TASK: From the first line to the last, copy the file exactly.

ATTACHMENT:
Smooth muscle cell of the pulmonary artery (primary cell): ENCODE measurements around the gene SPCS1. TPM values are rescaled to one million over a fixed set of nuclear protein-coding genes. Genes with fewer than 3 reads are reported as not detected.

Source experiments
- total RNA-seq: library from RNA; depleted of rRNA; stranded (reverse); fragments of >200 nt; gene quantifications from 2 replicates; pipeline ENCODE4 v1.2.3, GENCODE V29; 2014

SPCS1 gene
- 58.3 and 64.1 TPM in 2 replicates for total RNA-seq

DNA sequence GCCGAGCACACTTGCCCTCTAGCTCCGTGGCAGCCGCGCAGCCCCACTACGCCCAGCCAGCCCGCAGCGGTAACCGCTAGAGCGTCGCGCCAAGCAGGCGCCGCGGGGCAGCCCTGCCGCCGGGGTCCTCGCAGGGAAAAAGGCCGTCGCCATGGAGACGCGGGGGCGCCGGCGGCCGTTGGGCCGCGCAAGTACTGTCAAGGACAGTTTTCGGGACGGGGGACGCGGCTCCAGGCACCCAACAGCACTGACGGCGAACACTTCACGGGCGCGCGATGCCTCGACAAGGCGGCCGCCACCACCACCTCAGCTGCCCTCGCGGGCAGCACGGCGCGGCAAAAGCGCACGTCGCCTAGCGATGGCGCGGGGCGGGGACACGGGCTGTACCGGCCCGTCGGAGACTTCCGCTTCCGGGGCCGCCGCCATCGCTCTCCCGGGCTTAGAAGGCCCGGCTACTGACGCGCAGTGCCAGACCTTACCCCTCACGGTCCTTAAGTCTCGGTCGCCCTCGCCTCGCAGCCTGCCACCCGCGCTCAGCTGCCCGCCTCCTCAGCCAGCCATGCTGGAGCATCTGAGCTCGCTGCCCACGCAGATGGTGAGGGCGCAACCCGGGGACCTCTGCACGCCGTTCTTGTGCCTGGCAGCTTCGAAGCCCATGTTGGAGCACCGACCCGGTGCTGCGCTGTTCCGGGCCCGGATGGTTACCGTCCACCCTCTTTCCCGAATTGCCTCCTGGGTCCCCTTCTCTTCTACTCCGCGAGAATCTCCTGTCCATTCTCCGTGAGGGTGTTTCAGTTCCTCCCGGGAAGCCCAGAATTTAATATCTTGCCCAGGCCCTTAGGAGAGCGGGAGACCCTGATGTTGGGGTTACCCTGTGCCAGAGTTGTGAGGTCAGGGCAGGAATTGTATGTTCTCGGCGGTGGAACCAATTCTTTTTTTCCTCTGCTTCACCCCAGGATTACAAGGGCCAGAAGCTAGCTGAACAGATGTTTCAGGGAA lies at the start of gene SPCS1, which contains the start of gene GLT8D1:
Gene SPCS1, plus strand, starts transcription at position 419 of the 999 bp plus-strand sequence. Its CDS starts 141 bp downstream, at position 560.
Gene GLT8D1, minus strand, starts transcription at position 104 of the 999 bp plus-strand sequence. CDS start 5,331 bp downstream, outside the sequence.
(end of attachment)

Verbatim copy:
Smooth muscle cell of the pulmonary artery (primary cell): ENCODE measurements around the gene SPCS1. TPM values are rescaled to one million over a fixed set of nuclear protein-coding genes. Genes with fewer than 3 reads are reported as not detected.

Source experiments
- total RNA-seq: library from RNA; depleted of rRNA; stranded (reverse); fragments of >200 nt; gene quantifications from 2 replicates; pipeline ENCODE4 v1.2.3, GENCODE V29; 2014

SPCS1 gene
- 58.3 and 64.1 TPM in 2 replicates for total RNA-seq

DNA sequence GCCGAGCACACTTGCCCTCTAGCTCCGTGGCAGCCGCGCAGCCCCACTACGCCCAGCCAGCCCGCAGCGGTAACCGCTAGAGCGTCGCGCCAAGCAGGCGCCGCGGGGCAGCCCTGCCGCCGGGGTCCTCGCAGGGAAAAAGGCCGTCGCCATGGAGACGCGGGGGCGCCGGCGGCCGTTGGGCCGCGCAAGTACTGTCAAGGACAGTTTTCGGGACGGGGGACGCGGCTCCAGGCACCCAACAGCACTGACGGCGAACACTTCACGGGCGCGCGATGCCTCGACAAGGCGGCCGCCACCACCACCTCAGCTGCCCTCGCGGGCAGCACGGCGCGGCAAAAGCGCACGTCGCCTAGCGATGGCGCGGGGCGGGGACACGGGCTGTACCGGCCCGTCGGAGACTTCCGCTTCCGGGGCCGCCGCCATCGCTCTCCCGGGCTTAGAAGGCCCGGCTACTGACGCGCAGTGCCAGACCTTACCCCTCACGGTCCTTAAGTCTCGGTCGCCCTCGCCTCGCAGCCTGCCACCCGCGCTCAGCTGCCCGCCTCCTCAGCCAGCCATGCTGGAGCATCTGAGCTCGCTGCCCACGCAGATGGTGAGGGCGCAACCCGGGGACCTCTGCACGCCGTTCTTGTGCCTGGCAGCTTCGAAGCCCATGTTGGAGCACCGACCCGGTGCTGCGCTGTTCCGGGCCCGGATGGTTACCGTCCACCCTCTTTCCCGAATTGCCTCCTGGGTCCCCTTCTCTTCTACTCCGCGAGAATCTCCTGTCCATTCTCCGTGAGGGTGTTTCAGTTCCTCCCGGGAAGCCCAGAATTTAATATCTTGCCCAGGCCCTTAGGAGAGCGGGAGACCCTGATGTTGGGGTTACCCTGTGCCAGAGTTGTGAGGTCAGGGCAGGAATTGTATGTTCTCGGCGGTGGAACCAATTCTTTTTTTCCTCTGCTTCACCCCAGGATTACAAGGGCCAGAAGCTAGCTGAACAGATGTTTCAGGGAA lies at the start of gene SPCS1, which contains the start of gene GLT8D1:
Gene SPCS1, plus strand, starts transcription at position 419 of the 999 bp plus-strand sequence. Its CDS starts 141 bp downstream, at position 560.
Gene GLT8D1, minus strand, starts transcription at position 104 of the 999 bp plus-strand sequence. CDS start 5,331 bp downstream, outside the sequence.